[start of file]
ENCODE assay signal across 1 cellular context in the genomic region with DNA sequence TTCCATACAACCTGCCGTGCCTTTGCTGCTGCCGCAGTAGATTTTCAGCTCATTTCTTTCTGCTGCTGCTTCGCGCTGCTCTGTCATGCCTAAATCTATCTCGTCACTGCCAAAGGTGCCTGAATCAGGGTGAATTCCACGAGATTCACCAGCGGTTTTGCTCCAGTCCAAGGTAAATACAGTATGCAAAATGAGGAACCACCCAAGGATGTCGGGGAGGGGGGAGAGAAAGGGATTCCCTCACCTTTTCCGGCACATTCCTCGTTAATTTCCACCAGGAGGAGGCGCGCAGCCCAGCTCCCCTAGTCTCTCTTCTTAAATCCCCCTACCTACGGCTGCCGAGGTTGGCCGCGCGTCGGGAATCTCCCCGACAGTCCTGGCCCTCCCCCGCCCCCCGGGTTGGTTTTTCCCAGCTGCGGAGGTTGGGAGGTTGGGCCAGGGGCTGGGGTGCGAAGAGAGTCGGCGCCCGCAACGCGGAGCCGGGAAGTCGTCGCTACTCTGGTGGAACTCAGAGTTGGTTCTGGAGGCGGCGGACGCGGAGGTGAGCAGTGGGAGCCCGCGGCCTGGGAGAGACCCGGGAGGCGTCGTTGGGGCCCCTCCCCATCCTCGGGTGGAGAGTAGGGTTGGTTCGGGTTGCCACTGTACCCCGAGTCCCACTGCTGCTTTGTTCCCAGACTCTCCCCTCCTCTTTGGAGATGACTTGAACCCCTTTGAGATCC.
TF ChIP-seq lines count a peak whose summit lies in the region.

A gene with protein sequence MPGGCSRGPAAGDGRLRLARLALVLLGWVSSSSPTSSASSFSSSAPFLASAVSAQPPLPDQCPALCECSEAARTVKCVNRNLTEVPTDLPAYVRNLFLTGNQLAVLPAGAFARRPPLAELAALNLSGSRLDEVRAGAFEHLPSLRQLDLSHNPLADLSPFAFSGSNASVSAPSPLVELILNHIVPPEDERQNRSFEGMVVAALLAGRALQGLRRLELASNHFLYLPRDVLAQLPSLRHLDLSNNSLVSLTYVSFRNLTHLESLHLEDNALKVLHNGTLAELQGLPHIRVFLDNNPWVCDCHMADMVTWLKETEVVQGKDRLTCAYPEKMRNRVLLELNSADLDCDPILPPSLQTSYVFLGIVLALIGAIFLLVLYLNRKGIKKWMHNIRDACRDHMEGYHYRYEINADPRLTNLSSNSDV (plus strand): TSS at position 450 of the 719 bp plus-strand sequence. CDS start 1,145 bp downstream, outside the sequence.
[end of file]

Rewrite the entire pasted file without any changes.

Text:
ENCODE assay signal across 1 cellular context in the genomic region with DNA sequence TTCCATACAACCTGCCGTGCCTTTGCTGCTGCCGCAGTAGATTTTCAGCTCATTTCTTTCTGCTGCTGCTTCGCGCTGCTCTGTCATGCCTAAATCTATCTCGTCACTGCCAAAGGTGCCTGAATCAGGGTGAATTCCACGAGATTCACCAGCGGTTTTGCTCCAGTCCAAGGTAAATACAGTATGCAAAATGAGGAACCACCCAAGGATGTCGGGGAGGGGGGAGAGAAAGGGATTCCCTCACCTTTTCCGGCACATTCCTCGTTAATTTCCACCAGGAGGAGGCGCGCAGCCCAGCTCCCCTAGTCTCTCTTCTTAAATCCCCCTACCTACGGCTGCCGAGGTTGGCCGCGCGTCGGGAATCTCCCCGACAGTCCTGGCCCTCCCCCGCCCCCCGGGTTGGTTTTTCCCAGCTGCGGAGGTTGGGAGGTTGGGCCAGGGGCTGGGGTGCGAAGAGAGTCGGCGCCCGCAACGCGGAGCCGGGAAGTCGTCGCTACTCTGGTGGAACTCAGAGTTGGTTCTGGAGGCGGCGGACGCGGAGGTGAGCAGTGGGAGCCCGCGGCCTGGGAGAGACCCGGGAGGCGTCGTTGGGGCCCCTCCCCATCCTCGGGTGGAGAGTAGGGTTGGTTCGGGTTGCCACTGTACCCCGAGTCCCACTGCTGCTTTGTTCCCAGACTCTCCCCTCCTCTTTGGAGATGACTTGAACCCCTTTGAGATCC.
TF ChIP-seq lines count a peak whose summit lies in the region.

A gene with protein sequence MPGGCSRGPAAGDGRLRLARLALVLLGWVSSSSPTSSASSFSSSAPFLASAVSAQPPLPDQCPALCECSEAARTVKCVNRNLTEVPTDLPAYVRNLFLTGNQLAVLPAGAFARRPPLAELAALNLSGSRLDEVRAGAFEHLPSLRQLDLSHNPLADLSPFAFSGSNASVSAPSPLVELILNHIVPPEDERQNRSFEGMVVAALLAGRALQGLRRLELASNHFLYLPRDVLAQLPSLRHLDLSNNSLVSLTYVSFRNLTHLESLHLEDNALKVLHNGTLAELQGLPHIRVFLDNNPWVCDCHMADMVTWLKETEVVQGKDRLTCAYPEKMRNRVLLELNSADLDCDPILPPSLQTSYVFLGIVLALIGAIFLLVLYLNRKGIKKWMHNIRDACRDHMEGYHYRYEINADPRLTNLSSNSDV (plus strand): TSS at position 450 of the 719 bp plus-strand sequence. CDS start 1,145 bp downstream, outside the sequence.